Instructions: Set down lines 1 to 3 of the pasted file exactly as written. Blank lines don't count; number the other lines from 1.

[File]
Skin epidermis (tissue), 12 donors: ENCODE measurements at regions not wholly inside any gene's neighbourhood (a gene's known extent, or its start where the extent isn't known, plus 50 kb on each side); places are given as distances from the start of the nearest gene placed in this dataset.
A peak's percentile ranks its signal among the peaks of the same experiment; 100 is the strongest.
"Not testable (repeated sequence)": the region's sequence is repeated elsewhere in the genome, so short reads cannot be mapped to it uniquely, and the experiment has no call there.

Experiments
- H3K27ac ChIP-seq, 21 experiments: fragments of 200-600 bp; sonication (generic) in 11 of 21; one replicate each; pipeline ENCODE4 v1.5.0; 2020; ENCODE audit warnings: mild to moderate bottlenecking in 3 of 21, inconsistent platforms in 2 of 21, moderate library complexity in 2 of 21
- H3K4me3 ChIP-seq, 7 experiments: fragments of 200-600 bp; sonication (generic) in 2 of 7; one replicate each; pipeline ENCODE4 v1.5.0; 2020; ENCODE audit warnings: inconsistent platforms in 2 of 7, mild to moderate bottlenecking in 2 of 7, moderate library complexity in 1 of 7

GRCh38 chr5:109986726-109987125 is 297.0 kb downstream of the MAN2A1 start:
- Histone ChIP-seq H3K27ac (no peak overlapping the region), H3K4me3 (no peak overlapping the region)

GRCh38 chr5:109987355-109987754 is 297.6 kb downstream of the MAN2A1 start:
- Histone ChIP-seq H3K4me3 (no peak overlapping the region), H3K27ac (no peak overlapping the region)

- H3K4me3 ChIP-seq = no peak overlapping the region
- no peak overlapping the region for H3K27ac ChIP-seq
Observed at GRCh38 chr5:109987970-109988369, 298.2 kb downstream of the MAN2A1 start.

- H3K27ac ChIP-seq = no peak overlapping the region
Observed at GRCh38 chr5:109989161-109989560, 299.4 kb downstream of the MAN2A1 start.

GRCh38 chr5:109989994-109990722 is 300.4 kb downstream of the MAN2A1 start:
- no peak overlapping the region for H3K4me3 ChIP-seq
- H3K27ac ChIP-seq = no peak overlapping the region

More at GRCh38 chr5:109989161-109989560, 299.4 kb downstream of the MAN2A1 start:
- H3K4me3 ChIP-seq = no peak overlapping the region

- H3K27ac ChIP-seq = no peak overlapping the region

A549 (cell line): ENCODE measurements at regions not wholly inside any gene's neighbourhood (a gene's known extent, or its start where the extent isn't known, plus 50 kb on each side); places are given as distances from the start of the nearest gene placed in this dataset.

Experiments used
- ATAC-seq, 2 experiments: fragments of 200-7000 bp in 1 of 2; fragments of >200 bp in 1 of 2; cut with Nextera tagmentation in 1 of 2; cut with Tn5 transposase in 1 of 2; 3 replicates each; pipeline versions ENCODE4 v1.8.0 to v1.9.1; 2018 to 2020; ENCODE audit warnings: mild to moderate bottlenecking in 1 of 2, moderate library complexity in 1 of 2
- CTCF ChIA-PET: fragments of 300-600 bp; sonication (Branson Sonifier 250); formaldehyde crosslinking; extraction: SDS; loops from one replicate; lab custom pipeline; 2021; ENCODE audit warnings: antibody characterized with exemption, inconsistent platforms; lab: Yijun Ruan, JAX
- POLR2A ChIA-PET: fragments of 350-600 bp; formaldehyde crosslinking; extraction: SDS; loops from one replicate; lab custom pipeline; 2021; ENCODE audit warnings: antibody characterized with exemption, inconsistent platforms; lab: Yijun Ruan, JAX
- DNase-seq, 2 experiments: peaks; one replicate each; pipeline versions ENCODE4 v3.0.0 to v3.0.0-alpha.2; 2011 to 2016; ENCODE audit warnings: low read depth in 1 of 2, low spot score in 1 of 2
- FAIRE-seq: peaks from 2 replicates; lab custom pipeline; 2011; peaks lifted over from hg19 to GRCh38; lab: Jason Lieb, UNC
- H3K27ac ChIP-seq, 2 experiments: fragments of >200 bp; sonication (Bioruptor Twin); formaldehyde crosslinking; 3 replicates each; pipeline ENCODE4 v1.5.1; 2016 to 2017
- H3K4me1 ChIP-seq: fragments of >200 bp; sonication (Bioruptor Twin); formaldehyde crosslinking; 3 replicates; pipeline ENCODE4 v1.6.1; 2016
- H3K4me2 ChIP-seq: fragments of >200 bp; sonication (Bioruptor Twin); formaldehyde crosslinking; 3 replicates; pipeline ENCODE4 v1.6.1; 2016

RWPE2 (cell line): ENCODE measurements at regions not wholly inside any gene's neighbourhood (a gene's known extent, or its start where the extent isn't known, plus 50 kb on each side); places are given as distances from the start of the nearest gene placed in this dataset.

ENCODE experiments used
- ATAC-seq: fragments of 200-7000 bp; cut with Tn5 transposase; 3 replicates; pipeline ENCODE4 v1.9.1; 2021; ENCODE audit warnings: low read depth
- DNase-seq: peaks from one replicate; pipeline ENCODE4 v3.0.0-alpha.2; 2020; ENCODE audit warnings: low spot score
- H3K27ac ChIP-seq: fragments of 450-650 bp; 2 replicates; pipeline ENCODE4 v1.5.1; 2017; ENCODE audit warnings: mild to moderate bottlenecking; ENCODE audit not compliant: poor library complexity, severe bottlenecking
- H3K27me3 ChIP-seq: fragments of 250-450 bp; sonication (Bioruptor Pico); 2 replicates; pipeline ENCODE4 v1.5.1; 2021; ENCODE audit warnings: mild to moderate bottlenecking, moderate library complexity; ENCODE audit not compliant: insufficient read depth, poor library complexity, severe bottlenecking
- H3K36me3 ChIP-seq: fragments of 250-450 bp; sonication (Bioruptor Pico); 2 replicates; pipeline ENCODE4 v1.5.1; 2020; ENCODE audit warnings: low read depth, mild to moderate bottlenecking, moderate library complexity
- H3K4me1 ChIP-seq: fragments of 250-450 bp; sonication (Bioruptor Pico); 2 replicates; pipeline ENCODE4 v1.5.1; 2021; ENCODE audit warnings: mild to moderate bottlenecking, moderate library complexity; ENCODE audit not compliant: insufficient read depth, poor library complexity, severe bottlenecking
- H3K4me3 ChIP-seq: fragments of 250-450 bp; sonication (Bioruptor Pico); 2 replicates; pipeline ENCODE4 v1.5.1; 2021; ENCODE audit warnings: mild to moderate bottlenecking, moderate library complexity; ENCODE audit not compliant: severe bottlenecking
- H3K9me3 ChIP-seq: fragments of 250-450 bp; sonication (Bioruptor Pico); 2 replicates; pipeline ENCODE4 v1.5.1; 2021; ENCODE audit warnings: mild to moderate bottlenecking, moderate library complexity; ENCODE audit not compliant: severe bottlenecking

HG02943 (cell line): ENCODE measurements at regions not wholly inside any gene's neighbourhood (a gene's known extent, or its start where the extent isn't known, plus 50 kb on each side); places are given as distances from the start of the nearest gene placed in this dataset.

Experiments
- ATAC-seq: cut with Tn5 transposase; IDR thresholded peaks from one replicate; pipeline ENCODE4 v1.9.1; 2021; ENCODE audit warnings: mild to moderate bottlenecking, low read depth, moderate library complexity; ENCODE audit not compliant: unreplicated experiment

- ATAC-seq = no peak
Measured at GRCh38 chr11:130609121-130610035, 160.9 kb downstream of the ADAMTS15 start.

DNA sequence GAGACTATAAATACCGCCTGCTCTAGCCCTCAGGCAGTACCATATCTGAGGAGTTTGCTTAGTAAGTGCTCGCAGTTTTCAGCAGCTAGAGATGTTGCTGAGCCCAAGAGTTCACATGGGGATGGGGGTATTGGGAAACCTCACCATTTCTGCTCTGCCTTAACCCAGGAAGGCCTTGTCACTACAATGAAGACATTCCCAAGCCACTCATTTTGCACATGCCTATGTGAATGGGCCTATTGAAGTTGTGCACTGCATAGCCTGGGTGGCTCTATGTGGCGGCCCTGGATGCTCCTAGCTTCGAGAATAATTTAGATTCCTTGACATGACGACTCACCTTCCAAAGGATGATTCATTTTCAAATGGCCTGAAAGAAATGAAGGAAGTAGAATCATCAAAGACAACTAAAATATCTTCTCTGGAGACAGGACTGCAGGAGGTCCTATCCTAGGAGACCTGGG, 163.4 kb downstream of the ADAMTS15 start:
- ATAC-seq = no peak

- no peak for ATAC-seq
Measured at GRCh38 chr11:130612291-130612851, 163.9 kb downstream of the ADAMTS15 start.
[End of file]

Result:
Skin epidermis (tissue), 12 donors: ENCODE measurements at regions not wholly inside any gene's neighbourhood (a gene's known extent, or its start where the extent isn't known, plus 50 kb on each side); places are given as distances from the start of the nearest gene placed in this dataset.
A peak's percentile ranks its signal among the peaks of the same experiment; 100 is the strongest.
"Not testable (repeated sequence)": the region's sequence is repeated elsewhere in the genome, so short reads cannot be mapped to it uniquely, and the experiment has no call there.